"As long as the stain washes up on shore, the hole in BP’s pipe will serve the right as a gaping hole in the president’s argument for expanded government supervision of, for starters, Big Oil and big banks. It’s not just the gulf that could suffer for decades to come."

It was government INACTION and Conservative homage to the glory of the Free Market that led directly to the Gulf Disaster, and the Wall Street Bankster Cataclysm is more of the same. These catastrophes prove that vigorous government is ESSENTIAL in the modern world. Just the opposite of what Rich contends: Rich must have been hitting the BBQ Budweisers a little early.

Posted by: wbgonne | May 29, 2010 5:34 PM | Report abuse

David Broder prints crap!

Posted by: jzap | May 29, 2010 7:32 PM | Report abuse

@wb - That sentence of Rich's you quote is, for sure, in-artfully worded. The body of the piece (not to mention his earlier columns) don't lead to the apparent conclusion you read.

My understanding of his point is that "failure" will be applied by the right to Obama quite regardless of circumstances. But it has much more power to be effective (even if completely irrational) if this leak goes on much longer and if the destruction is what we expect. If I read him right, it speaks again to EJ's point the other day regarding how American's seem to expect a President to be something near omnipotent.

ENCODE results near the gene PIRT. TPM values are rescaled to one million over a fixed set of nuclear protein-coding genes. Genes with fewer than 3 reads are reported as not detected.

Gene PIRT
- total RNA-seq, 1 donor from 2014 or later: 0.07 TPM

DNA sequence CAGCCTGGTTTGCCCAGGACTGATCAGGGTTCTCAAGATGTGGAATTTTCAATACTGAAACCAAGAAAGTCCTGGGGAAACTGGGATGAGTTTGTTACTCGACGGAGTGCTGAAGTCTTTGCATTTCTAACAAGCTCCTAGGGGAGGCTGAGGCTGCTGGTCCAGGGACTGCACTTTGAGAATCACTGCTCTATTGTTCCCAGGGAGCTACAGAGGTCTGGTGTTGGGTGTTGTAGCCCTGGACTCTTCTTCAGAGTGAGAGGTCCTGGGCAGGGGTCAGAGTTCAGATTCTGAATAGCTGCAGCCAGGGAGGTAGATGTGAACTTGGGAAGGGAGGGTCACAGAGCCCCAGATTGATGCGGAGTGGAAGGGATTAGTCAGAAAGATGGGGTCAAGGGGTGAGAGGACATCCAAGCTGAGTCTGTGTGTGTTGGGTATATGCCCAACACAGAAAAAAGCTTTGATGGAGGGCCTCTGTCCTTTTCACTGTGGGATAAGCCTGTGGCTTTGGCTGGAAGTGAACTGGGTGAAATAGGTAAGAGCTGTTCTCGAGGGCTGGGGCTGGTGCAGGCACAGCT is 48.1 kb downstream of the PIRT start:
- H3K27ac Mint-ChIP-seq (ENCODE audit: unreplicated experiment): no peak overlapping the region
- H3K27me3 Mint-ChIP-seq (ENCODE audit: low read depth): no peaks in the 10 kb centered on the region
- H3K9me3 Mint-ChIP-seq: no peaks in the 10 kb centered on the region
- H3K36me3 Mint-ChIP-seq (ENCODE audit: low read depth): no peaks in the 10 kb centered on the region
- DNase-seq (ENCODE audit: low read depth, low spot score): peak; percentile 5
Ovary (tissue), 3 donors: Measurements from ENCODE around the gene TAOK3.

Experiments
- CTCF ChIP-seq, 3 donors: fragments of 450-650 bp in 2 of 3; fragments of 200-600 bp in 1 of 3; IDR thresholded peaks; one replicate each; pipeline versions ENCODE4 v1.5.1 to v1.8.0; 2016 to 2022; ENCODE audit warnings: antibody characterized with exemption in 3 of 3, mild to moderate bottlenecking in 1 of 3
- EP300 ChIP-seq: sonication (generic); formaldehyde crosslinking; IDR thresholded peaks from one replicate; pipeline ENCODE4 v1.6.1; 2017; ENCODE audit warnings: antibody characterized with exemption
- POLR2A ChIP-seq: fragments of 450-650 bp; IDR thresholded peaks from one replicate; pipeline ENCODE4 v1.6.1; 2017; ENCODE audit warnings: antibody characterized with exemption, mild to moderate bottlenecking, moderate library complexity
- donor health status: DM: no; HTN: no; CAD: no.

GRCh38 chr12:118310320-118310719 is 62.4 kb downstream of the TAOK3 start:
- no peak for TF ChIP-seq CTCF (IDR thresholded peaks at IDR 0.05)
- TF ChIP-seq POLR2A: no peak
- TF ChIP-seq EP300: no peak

This has me worried too. People under stress often hit out at the nearest target. And they are much more susceptible to demagogy of Limbaugh/Beck/Palin sort.

Posted by: bernielatham | May 29, 2010 7:48 PM | Report abuse

wbg, I second bernie's take on the Rich piece. I had to read the whole thing twice to be sure I didn't miss something in how he comes to his conclusion. They are seemingly incongruent at first blush.

But I think it's more of a warning shot or wake up call for Obama to pay attention and be diligent in the coming days. The government must be effective in the parts of this they can, namely the clean up efforts in the Gulf and at the shore. If, as I mentioned earlier today, BP is playing games by planting clean up crews prior to a POTUS visit, and yanking them back when he leaves, the Fed needs to call BS and push BP out of the way.

Posted by: suekzoo1 | May 29, 2010 8:25 PM | Report abuse

@sue - Thanks. You said that better than I did.

Posted by: bernielatham | May 29, 2010 9:28 PM | Report abuse

Here's a current Townhall headline...

"Is the Impeachment of Barack Obama Moving Forward?"

The quick answer is, "no". The slower answer is also, "no".

But if one were to ask "Is America at war with itself?" then you could get a "yes".

Posted by: bernielatham | May 29, 2010 9:52 PM | Report abuse

Bernie: "Americans seem to expect a President to be something near omnipotent."

Dubya turned out to be omnimpotent.

Posted by: jzap | May 29, 2010 10:02 PM | Report abuse